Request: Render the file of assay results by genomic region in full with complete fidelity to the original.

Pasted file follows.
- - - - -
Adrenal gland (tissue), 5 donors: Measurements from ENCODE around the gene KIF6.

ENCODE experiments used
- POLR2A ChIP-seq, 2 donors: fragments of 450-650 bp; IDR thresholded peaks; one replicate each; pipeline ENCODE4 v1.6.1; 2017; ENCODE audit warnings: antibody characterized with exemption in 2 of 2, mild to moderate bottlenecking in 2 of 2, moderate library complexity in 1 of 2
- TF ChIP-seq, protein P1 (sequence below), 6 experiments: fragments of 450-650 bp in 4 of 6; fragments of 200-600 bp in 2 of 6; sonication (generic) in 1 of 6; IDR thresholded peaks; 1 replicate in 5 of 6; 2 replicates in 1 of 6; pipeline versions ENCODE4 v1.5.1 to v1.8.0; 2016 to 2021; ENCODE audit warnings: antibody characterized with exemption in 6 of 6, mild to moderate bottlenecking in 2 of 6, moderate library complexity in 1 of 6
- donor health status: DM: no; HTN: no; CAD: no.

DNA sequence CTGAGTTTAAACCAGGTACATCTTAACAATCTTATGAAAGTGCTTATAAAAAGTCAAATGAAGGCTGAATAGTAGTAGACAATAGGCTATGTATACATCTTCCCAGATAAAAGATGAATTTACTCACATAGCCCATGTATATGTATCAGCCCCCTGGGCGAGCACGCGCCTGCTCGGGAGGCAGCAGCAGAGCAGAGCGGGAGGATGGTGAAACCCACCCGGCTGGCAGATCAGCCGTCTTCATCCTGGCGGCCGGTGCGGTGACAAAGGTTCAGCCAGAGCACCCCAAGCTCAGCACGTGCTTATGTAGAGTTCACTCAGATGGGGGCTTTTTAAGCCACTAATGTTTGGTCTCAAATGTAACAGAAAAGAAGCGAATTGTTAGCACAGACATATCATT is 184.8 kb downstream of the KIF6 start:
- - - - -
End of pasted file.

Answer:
Adrenal gland (tissue), 5 donors: Measurements from ENCODE around the gene KIF6.

ENCODE experiments used
- POLR2A ChIP-seq, 2 donors: fragments of 450-650 bp; IDR thresholded peaks; one replicate each; pipeline ENCODE4 v1.6.1; 2017; ENCODE audit warnings: antibody characterized with exemption in 2 of 2, mild to moderate bottlenecking in 2 of 2, moderate library complexity in 1 of 2
- TF ChIP-seq, protein P1 (sequence below), 6 experiments: fragments of 450-650 bp in 4 of 6; fragments of 200-600 bp in 2 of 6; sonication (generic) in 1 of 6; IDR thresholded peaks; 1 replicate in 5 of 6; 2 replicates in 1 of 6; pipeline versions ENCODE4 v1.5.1 to v1.8.0; 2016 to 2021; ENCODE audit warnings: antibody characterized with exemption in 6 of 6, mild to moderate bottlenecking in 2 of 6, moderate library complexity in 1 of 6
- donor health status: DM: no; HTN: no; CAD: no.

DNA sequence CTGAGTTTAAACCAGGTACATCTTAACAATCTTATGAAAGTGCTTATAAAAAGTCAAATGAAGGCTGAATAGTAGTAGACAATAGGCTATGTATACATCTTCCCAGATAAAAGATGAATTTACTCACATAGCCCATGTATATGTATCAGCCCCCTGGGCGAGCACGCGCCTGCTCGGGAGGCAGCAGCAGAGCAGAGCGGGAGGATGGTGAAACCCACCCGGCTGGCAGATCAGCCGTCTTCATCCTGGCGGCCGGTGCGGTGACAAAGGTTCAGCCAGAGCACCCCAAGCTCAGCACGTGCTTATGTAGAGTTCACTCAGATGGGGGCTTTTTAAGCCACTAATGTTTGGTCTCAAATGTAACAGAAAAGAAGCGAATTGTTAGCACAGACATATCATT is 184.8 kb downstream of the KIF6 start: